vii) he has not approached any potential lenders apart from the Company's Bank and has not provided any evidence that he asked that Bank how much it would be prepared to lend on the basis of worked alternatives relating to what the Company could sustain in the future or otherwise,

viii) rather, the evidence indicates that it was only very late in the day that he approached the Company's Bank with a proposal that would fund his final offer in the circumstances I have described and commented on earlier,

ix) he has not taken a pragmatic and sensible approach to an assessment of how an award of the size sought by the wife (or any award above what he has offered) might be funded, or to demonstrate that it could not be, and

x) he has advanced his offer (based in part on his approach to the Company's Bank to borrow £1.5m and not any higher sum) on the present position of the Company following its investment of £3m plus in the processing unit which to date has not been profitable, but which he maintains was a sound and sensible business decision which will prove to be profitable, and  by so doing he has unattractively on a generalised basis  sought to limit the award by reference to the present rather than  his hoped for and expected increased profitability of the Company arising from an investment made after the separation of the parties.

221. In part, this approach is founded on his flawed approach in law and on the facts of this case that his shares in Company should be attributed 100% to him and the wife's claim should be assessed on a clean break (lump sum) basis only by reference to her needs. 

222. But his position in law and final offer is also limited by and is based on his stance as to affordability because this caps his clean break offer, which he seeks to justify by reference to need, and there is no evidence that at any stage he took an approach that promoted an informed decision being made by a lender (or others) as to what was affordable if (a) the wife should retain the matrimonial home (which was his position until very late in the day), and/or (b) her budget in her Form E (or a sum equal to his budget in his Form E) founded the Court's view as to her need.

The approach to be taken to an assessment of value, liquidity and affordability on the information provided and thus the evidence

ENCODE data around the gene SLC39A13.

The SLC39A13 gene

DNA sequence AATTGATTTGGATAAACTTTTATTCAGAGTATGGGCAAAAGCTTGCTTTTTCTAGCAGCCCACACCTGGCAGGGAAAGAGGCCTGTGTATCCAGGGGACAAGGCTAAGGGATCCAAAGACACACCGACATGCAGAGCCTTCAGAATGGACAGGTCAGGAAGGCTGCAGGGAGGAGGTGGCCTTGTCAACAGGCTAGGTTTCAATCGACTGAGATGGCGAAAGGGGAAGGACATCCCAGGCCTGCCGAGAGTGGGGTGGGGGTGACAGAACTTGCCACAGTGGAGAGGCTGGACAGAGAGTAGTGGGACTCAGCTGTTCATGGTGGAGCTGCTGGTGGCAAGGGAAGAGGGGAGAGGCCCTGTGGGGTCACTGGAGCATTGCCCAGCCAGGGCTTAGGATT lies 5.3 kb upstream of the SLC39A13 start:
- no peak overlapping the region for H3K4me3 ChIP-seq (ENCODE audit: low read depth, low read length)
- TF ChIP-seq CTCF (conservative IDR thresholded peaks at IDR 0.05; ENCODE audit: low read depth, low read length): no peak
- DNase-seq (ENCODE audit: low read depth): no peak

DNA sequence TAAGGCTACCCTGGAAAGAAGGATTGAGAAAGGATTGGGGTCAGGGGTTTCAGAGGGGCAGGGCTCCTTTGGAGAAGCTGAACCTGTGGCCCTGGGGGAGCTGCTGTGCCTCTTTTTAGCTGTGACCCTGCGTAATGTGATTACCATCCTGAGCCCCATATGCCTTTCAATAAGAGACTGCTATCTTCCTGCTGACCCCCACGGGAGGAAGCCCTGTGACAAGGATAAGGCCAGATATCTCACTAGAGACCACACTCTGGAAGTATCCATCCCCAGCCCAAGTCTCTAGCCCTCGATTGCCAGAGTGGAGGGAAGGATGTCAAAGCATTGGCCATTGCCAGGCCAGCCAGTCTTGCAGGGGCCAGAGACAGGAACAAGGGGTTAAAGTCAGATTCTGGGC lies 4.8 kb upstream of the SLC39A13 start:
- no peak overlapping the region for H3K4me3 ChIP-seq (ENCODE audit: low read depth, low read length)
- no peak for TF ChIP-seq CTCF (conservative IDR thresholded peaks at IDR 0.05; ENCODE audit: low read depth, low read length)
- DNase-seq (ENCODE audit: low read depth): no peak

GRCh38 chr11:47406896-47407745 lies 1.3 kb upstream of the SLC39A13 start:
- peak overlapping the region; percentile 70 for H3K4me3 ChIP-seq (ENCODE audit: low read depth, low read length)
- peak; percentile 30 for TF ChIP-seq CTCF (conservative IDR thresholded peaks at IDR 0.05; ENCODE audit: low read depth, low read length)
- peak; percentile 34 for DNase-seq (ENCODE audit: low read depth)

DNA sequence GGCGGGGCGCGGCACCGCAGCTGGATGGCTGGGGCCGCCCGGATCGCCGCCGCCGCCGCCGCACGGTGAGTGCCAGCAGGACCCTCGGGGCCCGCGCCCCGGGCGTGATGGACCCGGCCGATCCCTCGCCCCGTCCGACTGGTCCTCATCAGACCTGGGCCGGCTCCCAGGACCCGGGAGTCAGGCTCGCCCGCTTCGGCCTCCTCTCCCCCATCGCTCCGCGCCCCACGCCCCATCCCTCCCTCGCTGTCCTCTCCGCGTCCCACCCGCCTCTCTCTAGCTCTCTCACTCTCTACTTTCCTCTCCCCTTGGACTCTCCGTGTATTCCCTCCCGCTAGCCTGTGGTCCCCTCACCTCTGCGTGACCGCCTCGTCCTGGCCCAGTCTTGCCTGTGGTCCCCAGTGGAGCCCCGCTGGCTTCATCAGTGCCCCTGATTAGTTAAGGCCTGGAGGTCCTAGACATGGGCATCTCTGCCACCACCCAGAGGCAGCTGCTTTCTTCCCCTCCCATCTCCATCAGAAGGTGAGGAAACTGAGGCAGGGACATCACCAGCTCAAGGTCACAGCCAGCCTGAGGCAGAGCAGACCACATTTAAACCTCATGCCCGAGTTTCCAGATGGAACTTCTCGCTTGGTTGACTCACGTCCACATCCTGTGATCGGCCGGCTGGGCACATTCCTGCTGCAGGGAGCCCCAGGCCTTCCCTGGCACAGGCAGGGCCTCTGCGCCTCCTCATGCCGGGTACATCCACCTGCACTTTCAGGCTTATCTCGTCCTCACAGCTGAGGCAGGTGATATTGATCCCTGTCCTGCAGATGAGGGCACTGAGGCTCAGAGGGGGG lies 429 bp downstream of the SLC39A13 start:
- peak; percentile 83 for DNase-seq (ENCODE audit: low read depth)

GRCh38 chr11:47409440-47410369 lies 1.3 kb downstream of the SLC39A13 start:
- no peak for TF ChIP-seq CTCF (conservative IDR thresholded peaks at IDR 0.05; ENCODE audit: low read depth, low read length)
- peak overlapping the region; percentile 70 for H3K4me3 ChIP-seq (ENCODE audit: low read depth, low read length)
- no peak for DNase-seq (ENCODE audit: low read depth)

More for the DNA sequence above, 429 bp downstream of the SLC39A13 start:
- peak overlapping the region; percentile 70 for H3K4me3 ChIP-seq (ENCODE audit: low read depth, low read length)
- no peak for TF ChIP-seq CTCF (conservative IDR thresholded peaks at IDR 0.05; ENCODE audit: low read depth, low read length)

223. As I have explained the husband's approach and failure to comply with directions and provide relevant information from the controlling mind of the business causes problems.  These have a direct link to the decision to invest in the processing plant because an estimate as to its future is a vital ingredient of assessments of value, liquidity and affordability. 

224. In my view, having heard him give evidence, the position is not:

i) that he has done the work to provide much of the relevant information and suppressed it, or

ii) that he has suppressed relevant detail as to the past and projections that are in his head rather than on paper (which can often be the case with competent directors of small companies).  

Rather, I have concluded that he has not done the work and/or the relevant analyses with any rigour and the lack of particularised estimates, projections and business plans (which I accept could largely be in his head rather than in formal documents) reflects his general business approach over the years. 

225. The problem is therefore not the classic one of failure to comply with the duty to provide full, frank and clear disclosure of existing and known material.  But in my judgment, by analogy to the approach taken to such breaches (see for example Baker v Baker [1995] 2 FLR 829, Al-Khatib v Masry [2002] 1 FLR 1053, J v V [2004] 1 FLR 1042 and Duckworth Matrimonial Property and Finance paragraph B3 [53] and Rayden paragraphs 16.34 and 17.28 ) the failures of the husband (with professional help) to comply with court directions and his approach to affordability described earlier can:

i) be taken into account and reflected in orders for costs, albeit that this can affect the balance of the result of the award made (this is a future issue that was flagged up during the hearing), and generally

ii) that approach is to be preferred to reflecting those matters as a free standing point in the amount of the award, and thus in effect as a punishment in that way, but

iii) in assessing the assets and their value, affordability and risk, those matters can found inferences being made against the husband.